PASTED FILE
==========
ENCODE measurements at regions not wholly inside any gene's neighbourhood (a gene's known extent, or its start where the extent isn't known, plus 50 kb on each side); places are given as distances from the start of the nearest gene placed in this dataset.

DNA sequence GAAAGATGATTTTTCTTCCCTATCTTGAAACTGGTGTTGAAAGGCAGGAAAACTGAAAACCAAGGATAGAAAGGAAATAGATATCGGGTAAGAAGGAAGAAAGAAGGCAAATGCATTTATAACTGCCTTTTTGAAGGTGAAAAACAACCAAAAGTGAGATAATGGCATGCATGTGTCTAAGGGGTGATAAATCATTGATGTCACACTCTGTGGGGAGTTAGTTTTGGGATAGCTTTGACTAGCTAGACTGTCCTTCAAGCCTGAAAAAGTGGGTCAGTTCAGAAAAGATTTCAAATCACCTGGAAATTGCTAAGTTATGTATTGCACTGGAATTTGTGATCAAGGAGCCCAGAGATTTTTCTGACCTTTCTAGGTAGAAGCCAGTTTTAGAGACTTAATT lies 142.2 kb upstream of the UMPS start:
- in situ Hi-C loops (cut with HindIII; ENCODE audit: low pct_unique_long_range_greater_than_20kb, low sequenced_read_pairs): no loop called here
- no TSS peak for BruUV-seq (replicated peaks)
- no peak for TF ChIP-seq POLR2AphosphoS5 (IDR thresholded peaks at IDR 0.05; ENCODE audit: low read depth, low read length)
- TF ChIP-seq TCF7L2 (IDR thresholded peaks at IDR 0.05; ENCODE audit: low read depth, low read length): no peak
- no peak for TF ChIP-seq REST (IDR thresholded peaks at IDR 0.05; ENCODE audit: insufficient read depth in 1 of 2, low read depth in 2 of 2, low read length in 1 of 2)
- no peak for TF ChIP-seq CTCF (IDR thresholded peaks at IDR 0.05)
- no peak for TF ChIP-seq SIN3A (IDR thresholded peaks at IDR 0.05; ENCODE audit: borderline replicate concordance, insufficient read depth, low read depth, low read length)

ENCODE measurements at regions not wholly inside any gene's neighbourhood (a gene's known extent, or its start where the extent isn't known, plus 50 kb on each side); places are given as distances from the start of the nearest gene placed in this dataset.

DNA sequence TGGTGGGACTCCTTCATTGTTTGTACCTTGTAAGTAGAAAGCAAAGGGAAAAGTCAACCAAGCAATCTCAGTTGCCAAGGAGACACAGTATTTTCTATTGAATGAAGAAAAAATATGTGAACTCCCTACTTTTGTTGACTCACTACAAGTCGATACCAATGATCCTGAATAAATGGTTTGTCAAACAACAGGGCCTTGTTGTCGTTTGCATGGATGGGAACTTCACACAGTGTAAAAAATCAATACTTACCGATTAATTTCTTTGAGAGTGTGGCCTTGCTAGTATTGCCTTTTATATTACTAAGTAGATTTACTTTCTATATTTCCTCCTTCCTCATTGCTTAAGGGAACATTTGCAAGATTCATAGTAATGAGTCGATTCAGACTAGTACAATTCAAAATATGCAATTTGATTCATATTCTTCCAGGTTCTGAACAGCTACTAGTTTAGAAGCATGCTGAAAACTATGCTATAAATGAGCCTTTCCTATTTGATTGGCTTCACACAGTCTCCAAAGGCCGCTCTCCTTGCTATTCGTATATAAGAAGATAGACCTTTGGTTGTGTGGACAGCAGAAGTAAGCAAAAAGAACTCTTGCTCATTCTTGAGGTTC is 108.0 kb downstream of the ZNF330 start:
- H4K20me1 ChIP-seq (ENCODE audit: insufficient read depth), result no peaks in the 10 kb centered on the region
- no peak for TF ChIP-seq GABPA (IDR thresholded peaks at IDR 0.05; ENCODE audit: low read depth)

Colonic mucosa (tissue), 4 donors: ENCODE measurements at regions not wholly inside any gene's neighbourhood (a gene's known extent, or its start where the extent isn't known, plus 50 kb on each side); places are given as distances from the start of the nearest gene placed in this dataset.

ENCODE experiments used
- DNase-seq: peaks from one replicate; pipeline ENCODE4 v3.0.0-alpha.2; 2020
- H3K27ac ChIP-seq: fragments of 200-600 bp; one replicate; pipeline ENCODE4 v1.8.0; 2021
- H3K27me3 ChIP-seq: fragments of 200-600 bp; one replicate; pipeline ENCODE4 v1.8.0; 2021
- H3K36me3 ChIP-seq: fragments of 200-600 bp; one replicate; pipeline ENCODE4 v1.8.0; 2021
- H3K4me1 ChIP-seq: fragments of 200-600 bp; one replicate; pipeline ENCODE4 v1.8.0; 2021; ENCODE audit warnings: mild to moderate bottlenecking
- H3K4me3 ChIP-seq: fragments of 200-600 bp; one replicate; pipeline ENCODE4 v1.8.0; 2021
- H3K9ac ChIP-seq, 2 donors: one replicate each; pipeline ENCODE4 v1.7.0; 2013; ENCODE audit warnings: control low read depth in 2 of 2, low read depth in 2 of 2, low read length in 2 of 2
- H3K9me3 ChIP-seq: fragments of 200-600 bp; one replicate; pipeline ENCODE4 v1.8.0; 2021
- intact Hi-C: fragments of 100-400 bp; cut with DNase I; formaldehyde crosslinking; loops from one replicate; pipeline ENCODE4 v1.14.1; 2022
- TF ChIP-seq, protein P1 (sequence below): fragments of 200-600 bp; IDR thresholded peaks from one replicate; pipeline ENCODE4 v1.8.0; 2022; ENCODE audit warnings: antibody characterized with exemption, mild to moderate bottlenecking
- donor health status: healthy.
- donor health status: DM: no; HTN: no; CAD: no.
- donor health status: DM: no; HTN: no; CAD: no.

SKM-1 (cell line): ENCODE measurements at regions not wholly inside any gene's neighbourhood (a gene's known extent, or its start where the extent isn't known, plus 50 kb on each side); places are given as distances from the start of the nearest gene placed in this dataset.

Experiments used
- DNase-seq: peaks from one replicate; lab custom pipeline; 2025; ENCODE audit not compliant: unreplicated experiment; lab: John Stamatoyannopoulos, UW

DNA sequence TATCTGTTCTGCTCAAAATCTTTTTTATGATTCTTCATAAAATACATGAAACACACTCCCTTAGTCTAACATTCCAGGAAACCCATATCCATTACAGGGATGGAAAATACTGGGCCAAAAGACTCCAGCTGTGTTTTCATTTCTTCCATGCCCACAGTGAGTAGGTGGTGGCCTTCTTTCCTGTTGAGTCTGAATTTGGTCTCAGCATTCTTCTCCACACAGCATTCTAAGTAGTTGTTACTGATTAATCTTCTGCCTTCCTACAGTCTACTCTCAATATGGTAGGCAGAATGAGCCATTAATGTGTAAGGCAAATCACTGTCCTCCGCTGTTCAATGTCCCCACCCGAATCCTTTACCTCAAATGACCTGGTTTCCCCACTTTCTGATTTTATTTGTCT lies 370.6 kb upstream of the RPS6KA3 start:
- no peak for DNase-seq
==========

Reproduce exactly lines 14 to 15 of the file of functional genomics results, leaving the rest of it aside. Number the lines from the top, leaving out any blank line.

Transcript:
Colonic mucosa (tissue), 4 donors: ENCODE measurements at regions not wholly inside any gene's neighbourhood (a gene's known extent, or its start where the extent isn't known, plus 50 kb on each side); places are given as distances from the start of the nearest gene placed in this dataset.

ENCODE experiments used